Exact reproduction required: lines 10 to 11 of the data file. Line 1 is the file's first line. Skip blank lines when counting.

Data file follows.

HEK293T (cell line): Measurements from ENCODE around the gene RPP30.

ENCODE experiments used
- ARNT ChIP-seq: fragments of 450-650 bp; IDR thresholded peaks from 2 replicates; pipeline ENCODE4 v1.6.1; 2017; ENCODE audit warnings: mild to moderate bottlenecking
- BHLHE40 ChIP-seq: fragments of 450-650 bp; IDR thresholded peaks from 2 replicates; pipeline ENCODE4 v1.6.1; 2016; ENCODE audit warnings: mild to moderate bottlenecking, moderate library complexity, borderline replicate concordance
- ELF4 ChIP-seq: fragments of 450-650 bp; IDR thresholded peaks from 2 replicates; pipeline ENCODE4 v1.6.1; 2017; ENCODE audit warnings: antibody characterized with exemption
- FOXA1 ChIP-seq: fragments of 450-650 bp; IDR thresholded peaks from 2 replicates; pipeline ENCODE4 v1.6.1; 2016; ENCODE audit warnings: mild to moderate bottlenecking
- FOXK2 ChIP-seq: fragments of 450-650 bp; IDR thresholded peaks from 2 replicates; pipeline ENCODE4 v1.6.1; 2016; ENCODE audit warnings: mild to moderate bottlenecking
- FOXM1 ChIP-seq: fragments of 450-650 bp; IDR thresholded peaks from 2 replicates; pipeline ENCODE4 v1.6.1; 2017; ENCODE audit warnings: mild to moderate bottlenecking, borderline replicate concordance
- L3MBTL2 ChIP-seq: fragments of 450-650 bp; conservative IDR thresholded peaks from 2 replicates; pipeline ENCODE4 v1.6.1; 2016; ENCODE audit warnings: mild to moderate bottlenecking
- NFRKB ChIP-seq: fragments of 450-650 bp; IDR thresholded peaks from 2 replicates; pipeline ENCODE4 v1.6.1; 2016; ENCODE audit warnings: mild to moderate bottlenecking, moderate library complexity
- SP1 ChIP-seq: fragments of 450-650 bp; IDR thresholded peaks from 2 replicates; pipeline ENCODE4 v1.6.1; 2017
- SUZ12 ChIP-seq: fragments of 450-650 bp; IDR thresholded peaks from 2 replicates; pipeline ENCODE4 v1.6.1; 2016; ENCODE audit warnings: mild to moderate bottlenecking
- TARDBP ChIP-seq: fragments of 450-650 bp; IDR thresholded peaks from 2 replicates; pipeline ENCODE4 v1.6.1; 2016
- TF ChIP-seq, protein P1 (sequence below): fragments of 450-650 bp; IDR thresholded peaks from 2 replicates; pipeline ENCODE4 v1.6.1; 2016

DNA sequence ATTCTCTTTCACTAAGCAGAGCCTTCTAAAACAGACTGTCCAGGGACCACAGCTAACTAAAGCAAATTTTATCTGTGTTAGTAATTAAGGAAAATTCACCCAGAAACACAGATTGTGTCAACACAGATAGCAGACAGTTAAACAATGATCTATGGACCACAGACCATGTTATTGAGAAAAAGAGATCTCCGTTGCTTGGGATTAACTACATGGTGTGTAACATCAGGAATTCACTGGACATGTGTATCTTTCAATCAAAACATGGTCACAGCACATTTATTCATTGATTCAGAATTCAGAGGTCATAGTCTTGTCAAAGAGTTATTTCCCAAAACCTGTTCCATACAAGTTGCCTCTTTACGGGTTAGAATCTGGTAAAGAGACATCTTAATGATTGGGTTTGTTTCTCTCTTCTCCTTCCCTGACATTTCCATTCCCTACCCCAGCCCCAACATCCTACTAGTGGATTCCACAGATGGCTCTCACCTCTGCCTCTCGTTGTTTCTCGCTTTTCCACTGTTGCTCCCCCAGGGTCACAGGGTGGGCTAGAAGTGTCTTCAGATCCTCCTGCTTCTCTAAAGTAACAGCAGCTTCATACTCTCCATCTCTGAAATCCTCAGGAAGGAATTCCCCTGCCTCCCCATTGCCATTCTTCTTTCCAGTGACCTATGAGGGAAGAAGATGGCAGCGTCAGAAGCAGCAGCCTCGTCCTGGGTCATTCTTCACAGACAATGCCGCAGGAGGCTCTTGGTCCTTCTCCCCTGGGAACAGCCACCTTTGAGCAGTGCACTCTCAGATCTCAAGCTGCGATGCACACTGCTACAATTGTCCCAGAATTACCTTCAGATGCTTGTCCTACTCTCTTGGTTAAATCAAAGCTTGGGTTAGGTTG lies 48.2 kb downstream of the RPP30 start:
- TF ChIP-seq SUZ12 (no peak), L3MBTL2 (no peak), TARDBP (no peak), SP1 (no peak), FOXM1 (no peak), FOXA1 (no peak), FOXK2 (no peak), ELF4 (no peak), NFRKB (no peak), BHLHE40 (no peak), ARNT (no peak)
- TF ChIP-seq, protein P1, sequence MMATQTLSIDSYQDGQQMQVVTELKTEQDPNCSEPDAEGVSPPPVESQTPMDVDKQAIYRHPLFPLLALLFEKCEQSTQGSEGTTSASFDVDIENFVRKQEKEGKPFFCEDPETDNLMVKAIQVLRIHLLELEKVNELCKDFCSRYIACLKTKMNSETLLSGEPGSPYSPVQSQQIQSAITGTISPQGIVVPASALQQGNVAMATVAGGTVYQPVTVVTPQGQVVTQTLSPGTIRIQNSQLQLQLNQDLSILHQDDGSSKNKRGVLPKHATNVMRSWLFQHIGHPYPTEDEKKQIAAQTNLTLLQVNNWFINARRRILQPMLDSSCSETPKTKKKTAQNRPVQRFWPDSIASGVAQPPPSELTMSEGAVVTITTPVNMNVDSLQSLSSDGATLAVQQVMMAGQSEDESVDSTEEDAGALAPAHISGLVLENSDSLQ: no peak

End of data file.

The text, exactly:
- NFRKB ChIP-seq: fragments of 450-650 bp; IDR thresholded peaks from 2 replicates; pipeline ENCODE4 v1.6.1; 2016; ENCODE audit warnings: mild to moderate bottlenecking, moderate library complexity
- SP1 ChIP-seq: fragments of 450-650 bp; IDR thresholded peaks from 2 replicates; pipeline ENCODE4 v1.6.1; 2017